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Critics’ Verdict: ‘Azhar’ Is a Wasted, Botched up Opportunity

Find out how critics are reacting to Emraan Hashmi’s new film on cricketer Azharuddin

Updated
Entertainment
2 min read
Emraan Hashmi on the poster of <i>Azhar&nbsp;</i>

Film: Azhar
Director: Tony D’souza
Cast: Emraan Hashmi, Prachi Desai, Nargis Fakhri

Excerpts from reviews of Azhar:

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Starring Emraan Hashmi in the lead role, it is quite content with being a Jannat-esque entertainer. Hashmi, as the gifted cricketer, puts a lot of effort into his performance, which shows. His imitations of Azharuddin’s mannerisms — the distinctive batting stance, his tendency to tilt his head sideways, that signature ‘flick of the wrists’ — are all fairly impressive. But his performance as a whole is disastrously uneven. The only fleeting pleasures to be found in Azhar are when it takes us to a cricket ground. What a pity, though. Azhar could honestly have been a great biopic, even within its own self-imposed limitations. Instead, like Azharuddin, it chooses to ignore its own potential and thereby shoots itself in the foot.
Suprateek Chatterjee (Huffingtonpost.in)
Written by Rajat Aroraa and directed with consistent ineptitude by Tony D’Souza, Azhar pretends to be anything but a biopic. The refusal to face up to its true identity is actually the least of this movie’s problems. Azhar is a botched opportunity to present a nuanced portrait of one of Indian cricket’s most enigmatic figures. The cricketing scenes are cursory, the production tacky and the abundance of bad hairdos is an eyesore, but Hashmi manages to hold the film together.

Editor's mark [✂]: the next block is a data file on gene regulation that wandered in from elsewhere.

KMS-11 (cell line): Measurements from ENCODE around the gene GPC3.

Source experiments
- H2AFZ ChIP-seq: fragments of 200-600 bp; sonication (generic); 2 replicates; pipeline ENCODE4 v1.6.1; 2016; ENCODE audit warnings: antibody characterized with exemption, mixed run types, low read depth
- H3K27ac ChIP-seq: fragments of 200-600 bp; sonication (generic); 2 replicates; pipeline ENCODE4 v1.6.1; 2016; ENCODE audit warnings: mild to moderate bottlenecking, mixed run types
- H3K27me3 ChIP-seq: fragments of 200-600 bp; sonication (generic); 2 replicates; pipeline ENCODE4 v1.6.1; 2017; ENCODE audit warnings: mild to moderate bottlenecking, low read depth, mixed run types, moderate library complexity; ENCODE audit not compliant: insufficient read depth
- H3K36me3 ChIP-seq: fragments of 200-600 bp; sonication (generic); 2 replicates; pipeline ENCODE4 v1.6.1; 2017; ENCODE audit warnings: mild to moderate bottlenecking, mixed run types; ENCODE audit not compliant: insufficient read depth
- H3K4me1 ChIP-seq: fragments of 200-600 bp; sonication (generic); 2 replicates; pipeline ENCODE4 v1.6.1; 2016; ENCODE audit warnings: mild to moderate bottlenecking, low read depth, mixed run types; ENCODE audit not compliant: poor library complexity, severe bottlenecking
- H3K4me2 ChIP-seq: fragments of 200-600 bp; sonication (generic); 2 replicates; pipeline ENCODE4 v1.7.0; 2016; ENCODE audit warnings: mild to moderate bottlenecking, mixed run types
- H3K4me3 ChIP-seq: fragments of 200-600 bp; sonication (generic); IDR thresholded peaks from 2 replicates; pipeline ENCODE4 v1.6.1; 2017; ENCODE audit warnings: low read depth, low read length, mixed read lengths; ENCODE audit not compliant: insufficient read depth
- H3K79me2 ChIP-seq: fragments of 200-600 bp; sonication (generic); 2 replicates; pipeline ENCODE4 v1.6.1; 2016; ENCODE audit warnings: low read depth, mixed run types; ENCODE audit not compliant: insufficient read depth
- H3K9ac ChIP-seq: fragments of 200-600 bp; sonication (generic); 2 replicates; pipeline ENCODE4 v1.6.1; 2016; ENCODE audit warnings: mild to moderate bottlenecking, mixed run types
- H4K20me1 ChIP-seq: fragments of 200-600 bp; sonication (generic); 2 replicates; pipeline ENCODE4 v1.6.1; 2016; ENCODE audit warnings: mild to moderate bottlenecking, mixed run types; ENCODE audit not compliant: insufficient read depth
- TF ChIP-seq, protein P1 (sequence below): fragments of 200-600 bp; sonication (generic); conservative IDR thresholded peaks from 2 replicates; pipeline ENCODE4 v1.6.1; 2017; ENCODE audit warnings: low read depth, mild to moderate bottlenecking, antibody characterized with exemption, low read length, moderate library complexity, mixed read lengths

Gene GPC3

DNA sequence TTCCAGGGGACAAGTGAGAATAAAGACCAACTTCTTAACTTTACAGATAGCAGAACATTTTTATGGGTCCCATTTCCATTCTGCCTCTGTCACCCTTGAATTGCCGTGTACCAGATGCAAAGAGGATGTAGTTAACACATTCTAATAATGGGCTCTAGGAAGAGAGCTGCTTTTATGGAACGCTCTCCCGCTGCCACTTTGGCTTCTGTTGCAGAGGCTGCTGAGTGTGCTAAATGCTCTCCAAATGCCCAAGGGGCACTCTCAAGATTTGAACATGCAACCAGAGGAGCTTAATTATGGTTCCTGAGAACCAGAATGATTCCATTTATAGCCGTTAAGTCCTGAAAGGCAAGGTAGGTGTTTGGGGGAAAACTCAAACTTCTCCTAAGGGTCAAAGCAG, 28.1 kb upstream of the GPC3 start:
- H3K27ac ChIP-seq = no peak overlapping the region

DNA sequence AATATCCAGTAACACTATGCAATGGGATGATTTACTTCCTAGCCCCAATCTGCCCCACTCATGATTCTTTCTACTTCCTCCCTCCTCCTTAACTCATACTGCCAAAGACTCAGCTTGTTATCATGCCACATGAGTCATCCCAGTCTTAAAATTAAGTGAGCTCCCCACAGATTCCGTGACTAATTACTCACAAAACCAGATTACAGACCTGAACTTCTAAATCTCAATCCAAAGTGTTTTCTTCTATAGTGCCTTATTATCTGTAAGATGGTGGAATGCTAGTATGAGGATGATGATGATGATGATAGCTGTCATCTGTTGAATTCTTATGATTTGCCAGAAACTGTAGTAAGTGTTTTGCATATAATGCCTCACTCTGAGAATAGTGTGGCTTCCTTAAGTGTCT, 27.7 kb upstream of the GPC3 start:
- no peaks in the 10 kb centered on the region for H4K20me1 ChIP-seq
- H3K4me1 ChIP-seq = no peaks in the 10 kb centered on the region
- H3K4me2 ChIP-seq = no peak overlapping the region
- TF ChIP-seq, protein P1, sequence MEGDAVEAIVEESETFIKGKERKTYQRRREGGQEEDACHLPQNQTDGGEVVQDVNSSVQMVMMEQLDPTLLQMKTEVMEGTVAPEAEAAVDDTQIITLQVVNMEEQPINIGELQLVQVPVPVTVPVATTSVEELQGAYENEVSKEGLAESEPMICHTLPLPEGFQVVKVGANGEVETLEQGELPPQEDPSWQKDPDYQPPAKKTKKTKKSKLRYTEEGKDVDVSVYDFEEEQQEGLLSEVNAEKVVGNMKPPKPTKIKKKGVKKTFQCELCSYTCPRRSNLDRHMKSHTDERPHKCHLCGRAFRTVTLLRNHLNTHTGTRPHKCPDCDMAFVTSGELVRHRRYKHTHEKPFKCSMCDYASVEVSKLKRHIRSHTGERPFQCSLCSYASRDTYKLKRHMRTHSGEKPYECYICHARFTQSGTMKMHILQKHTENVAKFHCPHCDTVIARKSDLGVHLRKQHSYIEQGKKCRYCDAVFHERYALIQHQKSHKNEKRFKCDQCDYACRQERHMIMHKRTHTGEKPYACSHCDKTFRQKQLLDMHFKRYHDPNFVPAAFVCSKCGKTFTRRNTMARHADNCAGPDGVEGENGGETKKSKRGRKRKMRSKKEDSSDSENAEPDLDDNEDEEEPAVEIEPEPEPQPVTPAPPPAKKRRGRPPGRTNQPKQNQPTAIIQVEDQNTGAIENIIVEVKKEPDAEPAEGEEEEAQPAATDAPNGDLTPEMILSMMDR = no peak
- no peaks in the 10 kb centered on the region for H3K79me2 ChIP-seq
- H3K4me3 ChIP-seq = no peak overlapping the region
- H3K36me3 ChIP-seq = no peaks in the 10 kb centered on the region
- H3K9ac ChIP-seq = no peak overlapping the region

Nandini Ramnath (Scroll.in)
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They’ve taken one of the most fascinating non-benign personalities in Indian sports and turned him into a giant Rajat Aroraa punch line, an Emraan Hashmi kiss, a Nargis Fakhri pout, a Prachi Desai dimple, a plastic PlayStation video game with malfunctioning joysticks. It’s not only unfair to his fans and haters, but even to film buffs looking for a coherent, engaging and well-balanced underdog tale. It’s unfair to human beings.
Rahul Desai (Catchnews.com)
As a work of fan-fiction, Azhar is a mostly watchable film with a solid lead, but falls far short of being either entertaining, insightful, or worthy of recommendation. Hashmi and D’Souza try hard, and their effort shows. I just wish I could have said the boys played well.
Raja Sen (Rediff.com)

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